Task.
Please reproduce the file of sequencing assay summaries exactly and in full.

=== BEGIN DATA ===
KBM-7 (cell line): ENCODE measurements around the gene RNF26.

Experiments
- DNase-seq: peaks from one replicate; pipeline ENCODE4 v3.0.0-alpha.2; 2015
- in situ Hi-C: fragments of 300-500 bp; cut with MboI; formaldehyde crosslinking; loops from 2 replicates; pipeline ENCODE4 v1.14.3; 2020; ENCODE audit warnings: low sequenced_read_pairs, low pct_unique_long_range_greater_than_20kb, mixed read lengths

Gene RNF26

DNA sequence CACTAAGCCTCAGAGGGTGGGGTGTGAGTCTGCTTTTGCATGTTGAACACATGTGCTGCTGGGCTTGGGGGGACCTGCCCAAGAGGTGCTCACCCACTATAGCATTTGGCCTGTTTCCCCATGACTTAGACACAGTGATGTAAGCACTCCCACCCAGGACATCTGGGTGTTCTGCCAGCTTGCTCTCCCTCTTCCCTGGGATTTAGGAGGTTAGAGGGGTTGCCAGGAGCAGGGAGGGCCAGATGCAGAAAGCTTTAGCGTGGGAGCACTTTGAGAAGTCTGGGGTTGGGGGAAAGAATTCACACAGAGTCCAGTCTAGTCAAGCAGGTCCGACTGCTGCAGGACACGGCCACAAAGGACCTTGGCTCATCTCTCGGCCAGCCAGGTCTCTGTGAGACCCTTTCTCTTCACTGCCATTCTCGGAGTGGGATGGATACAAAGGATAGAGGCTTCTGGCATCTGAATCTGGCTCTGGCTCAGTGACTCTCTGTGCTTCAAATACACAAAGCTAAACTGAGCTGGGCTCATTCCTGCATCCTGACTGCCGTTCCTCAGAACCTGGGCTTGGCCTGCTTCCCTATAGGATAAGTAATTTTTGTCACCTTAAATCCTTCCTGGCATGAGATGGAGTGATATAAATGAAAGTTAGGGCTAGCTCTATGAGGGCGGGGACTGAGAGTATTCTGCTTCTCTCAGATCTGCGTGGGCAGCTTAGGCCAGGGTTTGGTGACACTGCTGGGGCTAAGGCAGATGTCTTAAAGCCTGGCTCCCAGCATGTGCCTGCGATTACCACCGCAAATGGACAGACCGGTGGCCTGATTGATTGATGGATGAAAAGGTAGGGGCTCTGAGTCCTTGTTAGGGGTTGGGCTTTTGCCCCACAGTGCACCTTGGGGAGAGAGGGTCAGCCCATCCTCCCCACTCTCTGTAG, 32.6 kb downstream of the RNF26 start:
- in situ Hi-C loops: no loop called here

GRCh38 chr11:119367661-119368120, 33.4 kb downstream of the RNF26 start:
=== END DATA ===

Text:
KBM-7 (cell line): ENCODE measurements around the gene RNF26.

Experiments
- DNase-seq: peaks from one replicate; pipeline ENCODE4 v3.0.0-alpha.2; 2015
- in situ Hi-C: fragments of 300-500 bp; cut with MboI; formaldehyde crosslinking; loops from 2 replicates; pipeline ENCODE4 v1.14.3; 2020; ENCODE audit warnings: low sequenced_read_pairs, low pct_unique_long_range_greater_than_20kb, mixed read lengths

Gene RNF26

DNA sequence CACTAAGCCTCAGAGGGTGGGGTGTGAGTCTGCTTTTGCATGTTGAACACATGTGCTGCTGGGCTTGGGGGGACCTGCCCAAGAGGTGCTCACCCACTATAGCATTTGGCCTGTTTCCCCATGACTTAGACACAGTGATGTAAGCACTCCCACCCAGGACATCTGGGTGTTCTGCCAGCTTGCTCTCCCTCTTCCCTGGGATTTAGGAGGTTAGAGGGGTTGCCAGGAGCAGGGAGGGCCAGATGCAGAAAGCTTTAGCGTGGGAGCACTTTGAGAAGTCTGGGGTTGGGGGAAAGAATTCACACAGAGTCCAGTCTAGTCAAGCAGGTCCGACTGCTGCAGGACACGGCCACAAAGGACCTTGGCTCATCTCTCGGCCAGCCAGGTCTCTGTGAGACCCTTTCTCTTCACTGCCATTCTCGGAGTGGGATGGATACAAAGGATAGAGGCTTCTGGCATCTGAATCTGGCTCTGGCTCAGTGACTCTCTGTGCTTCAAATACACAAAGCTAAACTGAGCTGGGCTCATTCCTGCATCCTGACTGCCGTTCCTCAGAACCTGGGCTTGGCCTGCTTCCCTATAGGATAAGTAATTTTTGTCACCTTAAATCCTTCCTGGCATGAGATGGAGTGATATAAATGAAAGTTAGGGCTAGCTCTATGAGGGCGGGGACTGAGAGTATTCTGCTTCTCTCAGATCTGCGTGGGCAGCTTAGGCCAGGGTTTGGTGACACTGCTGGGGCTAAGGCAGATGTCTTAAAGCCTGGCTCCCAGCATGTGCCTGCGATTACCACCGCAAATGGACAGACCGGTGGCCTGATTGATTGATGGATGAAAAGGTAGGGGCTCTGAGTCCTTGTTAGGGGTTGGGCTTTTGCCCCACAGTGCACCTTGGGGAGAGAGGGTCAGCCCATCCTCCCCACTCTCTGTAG, 32.6 kb downstream of the RNF26 start:
- in situ Hi-C loops: no loop called here

GRCh38 chr11:119367661-119368120, 33.4 kb downstream of the RNF26 start: